It's that time of year again. The ho ho ho and the bah humbug all wrapped up together in a giant red bow. The joyful half of the Christmas holiday and the I'm-feeling-stressed-out part.
I would like to say that they land gently like Santa's sleigh on a roof. But, seriously now, we all know that isn't true. They arrive with freight-train-like force the minute Thanksgiving ends, if not before!
As the classic song goes, "It's the most wonderful time of the year." Indeed. I love Christmas and all its trappings. Well, most of them. I could do without the tacky decorations and heavy commercialism.
As a Christian, I understand the meaning of Christmas and appreciate the holiday for its religious roots. As a mother of young boys, I play along with the secular side. Santa Claus and The Elf on a Shelf come to mind, for example.
Yet there is so much more to the holiday that bombards our senses in the month of December and earlier. Christmas items start showing up in pharmacies and department stores right after -- or maybe it's on -- Halloween. At least by early November anyway. It takes off from there.
Shiny ornaments, Advent calendars, silver garland, chocolate reindeer, outdoor lights, an oversized inflatable snow globe, holiday cookbooks, etc. You name it. Somebody has thought of making a buck out of it because Christmas is very big business for retailers.
Just like with Thanksgiving, you'd better start thinking about your plans for Christmas well in advance -- especially if you want to travel somewhere by plane or stay at a resort.
If you are married, you may get together with your relatives or your spouse's kin, the ones you didn't see over Thanksgiving. If you are divorced, you may be turning your kids over to your ex, which may cause you some stress because you'd rather have them. And if you are a single mother by choice like me, you are solely responsible for producing festivities for your children on a scale larger than one month earlier. (Actually, Thanksgiving was late this year. Make that less than one month earlier.)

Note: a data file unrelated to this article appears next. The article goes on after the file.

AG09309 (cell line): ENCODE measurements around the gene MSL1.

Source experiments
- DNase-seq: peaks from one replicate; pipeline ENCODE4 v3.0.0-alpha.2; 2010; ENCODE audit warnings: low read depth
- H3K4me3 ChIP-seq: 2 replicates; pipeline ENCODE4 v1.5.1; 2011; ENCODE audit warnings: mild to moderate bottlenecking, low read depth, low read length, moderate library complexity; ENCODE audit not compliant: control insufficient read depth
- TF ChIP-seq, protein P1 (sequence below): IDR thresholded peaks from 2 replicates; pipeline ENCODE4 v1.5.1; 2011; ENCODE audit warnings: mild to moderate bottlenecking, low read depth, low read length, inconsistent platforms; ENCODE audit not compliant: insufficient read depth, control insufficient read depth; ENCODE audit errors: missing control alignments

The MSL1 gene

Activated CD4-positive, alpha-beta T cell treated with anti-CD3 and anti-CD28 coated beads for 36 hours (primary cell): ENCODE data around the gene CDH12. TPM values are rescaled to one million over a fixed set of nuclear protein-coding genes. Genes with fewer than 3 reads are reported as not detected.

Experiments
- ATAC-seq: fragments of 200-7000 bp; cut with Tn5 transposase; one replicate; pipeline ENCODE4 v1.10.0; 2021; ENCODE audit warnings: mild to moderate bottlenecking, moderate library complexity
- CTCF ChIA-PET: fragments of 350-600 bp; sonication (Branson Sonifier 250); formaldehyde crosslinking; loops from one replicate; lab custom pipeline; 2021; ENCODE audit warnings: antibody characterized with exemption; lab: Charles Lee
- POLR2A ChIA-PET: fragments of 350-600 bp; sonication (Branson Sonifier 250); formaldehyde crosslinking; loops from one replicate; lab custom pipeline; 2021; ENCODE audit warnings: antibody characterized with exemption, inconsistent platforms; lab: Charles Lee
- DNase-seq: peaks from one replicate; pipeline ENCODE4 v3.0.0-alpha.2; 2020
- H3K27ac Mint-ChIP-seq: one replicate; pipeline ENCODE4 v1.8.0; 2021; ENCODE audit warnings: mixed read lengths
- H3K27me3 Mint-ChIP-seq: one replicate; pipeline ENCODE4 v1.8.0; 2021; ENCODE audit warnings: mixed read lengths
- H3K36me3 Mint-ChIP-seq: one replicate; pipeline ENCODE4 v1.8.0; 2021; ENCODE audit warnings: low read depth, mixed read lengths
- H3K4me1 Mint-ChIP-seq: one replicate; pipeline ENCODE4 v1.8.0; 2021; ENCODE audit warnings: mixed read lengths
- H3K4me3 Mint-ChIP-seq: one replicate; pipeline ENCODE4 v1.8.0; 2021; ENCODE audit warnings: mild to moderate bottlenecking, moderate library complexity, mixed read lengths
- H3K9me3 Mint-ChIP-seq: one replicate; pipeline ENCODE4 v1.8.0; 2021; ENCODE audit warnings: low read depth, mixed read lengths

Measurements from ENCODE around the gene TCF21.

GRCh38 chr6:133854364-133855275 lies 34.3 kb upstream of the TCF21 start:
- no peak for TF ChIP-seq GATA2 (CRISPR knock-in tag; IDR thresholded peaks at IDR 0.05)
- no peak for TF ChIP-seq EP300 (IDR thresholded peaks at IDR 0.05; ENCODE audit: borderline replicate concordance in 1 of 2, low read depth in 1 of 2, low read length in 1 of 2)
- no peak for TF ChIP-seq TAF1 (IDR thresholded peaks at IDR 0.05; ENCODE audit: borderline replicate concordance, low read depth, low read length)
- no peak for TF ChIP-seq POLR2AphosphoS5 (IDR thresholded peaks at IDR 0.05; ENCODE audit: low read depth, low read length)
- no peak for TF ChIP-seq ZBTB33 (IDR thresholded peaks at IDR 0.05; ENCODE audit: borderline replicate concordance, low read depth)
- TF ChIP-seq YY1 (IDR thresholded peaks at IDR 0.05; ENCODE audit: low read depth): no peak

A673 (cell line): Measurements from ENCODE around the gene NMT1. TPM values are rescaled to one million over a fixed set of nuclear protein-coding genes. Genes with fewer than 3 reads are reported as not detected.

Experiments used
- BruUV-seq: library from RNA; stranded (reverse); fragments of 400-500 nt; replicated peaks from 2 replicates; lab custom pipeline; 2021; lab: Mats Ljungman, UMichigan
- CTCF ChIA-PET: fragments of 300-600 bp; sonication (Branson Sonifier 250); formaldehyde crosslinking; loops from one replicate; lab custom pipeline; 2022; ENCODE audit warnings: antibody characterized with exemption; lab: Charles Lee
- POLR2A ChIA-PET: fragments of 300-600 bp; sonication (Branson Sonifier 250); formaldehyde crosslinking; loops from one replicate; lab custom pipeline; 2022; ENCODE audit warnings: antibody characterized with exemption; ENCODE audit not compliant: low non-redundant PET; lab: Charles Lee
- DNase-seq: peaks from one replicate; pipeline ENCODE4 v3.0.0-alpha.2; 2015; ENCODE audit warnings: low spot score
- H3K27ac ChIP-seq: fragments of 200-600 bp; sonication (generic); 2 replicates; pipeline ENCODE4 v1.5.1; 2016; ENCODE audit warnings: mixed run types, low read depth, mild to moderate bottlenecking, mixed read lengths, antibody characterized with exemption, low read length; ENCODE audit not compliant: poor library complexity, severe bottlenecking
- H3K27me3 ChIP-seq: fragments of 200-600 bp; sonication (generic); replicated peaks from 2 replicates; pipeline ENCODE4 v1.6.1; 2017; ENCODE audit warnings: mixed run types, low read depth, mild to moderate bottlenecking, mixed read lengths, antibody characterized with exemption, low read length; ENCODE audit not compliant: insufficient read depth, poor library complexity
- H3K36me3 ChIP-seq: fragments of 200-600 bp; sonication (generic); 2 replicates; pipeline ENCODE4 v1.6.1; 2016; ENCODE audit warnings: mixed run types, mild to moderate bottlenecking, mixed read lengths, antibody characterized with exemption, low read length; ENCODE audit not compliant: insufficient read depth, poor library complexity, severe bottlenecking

This year I have something very special in mind for my sons to celebrate my tenth anniversary of full-time single motherhood. I'm not going to write about it in this post, but look for it soon. Christopher and Charlie know what it is, and to say that they are excited would be a gross understatement.
However, my happy anticipation comes hand in hand with added pressure in the area of preparation. Early preparation, that is. In an effort to have it all come together seemlessly, we are making collective sacrifices that save me time and money.
At this point in the month, I had hoped to have our Christmas photo card ready and our newsletter written. Half of the 100 mailings to family and friends should have gone out by now. Uh, can you say "wishful thinking"?! Just like last year, I am way behind. Nothing's been done yet. Nothing. I'm not sure who got cards and newsletters or just cards from me in 2012. But it was precious few, that's who!
Nevertheless, I do know how it happened. From the start of the school year, I lost control of things, including my paperwork. I had too much on my plate when September commenced, and I simply couldn't catch up. (Just so you know, September and June are the toughest months for parents of school-age kids because moms are asked to volunteer for this, contribute to that, sign up for this, and buy that. September comes with a caffeinated JOLT following summer's more leisurely pace while June is exhausting because it's the month to wrap up the entire school year.)
Today's parents, particularly mothers, are stretched way too thin. They work, take care of their families, and keep their homes in order (or at least they try). The Christmas season brings them joy and celebration, brightly colored presents, snowy-night parties, caroling, The Grinch Who Stole Christmas (both the Boris Karloff animated and Jim Carrey live-action versions), and so much more.
However, the festivities come loaded with expectations -- of getting and decorating a tree, buying gifts for everyone on their list by December 24th, and whipping up a feast with flair.
Take a deep breath. One. Day. At. A. Time. And please don't forget to sip egg nog with your friends.